Two new Galileo satellites successfully launched - The role of Finmeccanica companies
The seventh and eighth satellite of the European satellite navigation and localisation system Galileo were successfully launched at 22:46 (CET) on March 27, with a Soyuz launcher, from Europe's Spaceport in Kourou, French Guiana.
The Finmeccanica group plays a fundamental role in the development of the Galileo programme, with its companies Telespazio, Thales Alenia Space and Selex ES.
Telespazio plays a leading role in Galileo, having built at the Fucino Space Centre one of the two Control Centres which manage the constellation and the programme mission. Furthermore, through Spaceopal - a company established in an equal joint venture with DLR/GfR - Telespazio is responsible for the operations and integrated logistics of the entire system, ensuring the management and coordination of the services. After launch, the Galileo Control Centre in Fucino will be involved in the IOT activities (In Orbit Test) of the programme, to verify the functionality and performance of the payload on board the satellites.
During the launch operations, an important role was played by Telespazio France, which supported the CNES and Arianespace from Toulouse and Kourou in managing the Launch Centre in Guyana and in the launch and putting the satellites into orbit.
Finally, Telespazio is involved in the validation phase of the programme's early services and in the implementation of applications based on Galileo, which will encourage the development and dissemination of innovative services in multiple sectors: transport, telecommunications, geodesy, oil exploration and mining.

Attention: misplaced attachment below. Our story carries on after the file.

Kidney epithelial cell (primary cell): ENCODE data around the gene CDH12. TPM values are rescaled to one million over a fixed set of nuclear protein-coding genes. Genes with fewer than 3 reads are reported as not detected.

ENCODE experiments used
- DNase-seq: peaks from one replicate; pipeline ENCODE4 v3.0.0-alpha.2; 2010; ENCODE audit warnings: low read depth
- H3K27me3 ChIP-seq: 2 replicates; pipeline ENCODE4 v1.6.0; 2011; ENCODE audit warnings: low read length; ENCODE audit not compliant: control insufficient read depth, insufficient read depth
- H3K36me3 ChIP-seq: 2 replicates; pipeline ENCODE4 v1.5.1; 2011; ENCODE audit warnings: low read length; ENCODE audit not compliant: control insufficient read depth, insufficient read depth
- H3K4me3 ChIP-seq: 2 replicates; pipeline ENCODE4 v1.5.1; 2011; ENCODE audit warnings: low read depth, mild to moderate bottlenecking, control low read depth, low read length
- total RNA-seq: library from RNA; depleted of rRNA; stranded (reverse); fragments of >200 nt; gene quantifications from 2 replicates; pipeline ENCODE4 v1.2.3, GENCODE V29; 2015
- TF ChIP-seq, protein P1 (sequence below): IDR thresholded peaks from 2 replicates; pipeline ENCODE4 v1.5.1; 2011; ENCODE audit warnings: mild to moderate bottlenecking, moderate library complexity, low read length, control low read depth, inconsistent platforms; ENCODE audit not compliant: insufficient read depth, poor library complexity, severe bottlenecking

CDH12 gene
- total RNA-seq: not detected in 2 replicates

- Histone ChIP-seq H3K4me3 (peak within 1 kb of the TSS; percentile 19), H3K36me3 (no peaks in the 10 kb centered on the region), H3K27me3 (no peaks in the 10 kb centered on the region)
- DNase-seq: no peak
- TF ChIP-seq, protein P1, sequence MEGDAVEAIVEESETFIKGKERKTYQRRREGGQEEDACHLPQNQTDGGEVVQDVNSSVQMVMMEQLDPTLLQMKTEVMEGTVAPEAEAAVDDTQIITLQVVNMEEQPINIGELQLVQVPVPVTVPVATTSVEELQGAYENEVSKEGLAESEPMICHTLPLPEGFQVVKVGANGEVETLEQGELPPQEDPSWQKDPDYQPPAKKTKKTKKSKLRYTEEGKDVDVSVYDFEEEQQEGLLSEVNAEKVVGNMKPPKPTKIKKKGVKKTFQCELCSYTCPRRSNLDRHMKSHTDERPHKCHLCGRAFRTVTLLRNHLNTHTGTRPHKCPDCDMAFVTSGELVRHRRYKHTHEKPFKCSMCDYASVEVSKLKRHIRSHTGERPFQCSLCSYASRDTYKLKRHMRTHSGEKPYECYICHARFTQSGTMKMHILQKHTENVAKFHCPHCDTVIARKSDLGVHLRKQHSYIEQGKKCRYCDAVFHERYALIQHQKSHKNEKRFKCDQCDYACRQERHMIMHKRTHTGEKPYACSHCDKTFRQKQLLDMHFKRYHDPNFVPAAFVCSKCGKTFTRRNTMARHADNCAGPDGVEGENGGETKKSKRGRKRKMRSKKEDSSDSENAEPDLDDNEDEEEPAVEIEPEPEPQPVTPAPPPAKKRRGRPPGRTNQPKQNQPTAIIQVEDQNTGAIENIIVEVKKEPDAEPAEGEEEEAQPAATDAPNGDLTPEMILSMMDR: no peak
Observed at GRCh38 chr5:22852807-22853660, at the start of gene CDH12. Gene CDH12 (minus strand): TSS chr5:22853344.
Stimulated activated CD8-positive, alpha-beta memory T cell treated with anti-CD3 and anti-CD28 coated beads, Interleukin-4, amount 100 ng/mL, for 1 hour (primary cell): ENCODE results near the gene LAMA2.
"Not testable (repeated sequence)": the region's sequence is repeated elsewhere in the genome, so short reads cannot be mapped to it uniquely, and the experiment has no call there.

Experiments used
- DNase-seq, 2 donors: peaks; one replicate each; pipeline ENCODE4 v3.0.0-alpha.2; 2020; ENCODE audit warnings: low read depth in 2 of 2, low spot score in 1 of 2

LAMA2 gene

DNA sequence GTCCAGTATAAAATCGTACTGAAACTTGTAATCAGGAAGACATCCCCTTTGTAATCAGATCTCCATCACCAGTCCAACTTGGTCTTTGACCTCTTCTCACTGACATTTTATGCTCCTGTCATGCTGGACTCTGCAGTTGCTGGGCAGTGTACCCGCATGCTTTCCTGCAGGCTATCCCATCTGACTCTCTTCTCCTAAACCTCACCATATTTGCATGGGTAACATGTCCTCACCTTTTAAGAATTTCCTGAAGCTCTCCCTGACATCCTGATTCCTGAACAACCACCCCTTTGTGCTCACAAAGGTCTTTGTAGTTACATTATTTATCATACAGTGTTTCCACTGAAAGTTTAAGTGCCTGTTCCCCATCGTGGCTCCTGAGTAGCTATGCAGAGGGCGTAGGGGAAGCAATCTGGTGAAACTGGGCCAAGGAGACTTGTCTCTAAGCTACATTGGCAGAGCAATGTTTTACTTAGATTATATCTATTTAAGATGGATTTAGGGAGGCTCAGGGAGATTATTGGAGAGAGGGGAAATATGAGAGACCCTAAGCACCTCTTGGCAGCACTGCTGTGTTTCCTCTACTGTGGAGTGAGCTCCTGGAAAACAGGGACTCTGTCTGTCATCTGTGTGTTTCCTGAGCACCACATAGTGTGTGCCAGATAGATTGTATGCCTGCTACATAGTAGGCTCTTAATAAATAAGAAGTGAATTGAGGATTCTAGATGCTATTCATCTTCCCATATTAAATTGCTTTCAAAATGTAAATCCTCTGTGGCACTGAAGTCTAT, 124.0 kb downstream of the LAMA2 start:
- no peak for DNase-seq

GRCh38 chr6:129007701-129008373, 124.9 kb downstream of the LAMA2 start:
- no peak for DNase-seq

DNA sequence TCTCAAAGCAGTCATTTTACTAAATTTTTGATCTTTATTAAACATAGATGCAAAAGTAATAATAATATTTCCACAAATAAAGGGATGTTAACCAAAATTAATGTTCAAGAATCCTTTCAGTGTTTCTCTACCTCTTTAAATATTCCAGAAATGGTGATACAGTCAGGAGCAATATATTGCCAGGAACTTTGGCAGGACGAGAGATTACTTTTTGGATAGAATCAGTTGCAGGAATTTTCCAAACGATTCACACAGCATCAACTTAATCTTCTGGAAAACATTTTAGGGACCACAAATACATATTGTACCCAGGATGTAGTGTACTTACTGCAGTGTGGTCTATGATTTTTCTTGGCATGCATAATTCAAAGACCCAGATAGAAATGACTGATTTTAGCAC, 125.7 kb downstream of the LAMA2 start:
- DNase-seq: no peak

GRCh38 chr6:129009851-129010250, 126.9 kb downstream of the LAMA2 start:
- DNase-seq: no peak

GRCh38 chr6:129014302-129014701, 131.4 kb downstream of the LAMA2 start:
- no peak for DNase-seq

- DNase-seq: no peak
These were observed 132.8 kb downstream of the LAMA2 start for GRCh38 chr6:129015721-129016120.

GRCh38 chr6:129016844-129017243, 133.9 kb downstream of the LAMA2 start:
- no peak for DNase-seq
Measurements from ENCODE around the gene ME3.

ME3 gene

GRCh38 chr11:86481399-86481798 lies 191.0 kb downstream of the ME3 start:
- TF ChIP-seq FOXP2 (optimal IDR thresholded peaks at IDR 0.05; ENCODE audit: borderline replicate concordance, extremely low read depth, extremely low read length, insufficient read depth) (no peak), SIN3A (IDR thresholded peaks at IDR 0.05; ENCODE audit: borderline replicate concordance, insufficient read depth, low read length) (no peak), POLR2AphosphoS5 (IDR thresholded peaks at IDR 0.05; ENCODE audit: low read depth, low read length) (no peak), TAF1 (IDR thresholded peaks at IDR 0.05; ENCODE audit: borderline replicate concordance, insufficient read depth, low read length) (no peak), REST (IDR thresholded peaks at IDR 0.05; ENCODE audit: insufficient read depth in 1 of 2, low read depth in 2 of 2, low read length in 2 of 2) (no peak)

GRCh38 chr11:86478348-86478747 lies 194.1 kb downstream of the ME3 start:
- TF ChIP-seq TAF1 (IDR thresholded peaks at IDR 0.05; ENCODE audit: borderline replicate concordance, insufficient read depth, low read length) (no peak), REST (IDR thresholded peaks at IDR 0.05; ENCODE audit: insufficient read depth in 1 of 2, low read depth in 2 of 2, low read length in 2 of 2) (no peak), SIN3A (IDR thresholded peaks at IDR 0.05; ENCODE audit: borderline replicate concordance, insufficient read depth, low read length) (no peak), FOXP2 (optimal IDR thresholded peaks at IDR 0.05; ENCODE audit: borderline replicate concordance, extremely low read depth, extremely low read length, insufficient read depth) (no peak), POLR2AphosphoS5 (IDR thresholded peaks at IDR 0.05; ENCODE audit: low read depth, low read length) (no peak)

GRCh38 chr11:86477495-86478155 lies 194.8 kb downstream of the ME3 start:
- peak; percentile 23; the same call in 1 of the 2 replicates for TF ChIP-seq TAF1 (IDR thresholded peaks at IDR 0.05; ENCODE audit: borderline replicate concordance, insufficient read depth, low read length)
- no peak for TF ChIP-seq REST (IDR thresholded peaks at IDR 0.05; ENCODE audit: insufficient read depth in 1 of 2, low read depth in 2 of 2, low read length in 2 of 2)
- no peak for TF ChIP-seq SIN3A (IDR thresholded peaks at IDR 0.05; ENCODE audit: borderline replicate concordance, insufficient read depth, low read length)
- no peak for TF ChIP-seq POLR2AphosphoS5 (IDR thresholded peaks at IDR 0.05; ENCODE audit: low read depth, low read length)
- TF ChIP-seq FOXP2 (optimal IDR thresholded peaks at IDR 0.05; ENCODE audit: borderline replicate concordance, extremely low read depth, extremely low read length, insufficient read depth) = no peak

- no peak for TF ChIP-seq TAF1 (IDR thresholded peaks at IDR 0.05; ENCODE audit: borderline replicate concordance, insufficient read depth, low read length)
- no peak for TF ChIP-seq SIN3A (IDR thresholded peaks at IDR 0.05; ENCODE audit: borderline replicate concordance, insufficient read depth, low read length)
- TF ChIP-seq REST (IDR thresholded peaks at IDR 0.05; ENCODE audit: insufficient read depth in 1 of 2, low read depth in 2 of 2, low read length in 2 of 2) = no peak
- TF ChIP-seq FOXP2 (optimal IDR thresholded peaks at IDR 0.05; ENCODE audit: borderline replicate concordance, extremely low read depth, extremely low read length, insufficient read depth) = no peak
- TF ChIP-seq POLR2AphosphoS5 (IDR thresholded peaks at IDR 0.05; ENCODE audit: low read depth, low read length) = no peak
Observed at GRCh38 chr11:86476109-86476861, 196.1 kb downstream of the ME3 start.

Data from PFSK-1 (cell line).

Thales Alenia Space has been a major partner of the Galileo program since its very inception: as responsible for Galileo System Support Contract, the Company provides industrial system support to ESA regarding system engineering, performance, integration and validation. Therefore Thales Alenia Space is prime contractor for the development of the Galileo Mission Segment and the Galileo Security Facility that will control the overall satellite navigation system. The Company provides also some key elements as the signal generation units and the antennas for the first 22 satellites of the FOC (Full Operational Capability) phase. In addition Thales Alenia Space has developed in the site of Rome the assembly, integration and test of 4 IOV (In Orbit Validation) satellites.
Selex ES has been key contributor to the European Galileo satellite navigation system from the very beginning of the programme, with the development and production of the IRES - N2 (InfraRed Earth Sensor) and the PHM atomic clock (Passive Hydrogen Maser). IRES - N2 is a particularly advanced and reliable tracker sensor for accurate measurement of pitch and roll attitude angles with respect to the Earth. The PHM is the most stable on board clock ever developed for space applications. It is characterised by its extraordinarily precise time measurement which guarantees only one second discrepancy for every three million years. This never before reached level of accuracy lies at the heart of the Galileo positioning system and has been integrated in the Galileo IOV (In-Orbit Validation) and FOC (Full Operational Capability) satellite systems. Selex ES is supplying over fifty IRES-N2 sensors and as many units of the PHM for the Galileo constellation. Both systems are crucial to the quality of operations and services that will be provided by the satellite system.
The Galileo programme is a collaboration of the European Union with ESA to improve the technological independence of Europe and establish international standards for Global Navigation Satellite Systems (GNSS). The purpose of the programme is to provide a global navigation satellite system, a highly accurate, guaranteed global positioning service, interoperable with the US GPS and Russian GLONASS systems. At full operation, Galileo will consist of 30 Medium Earth Orbit (MEO) satellites and a broad ground infrastructures.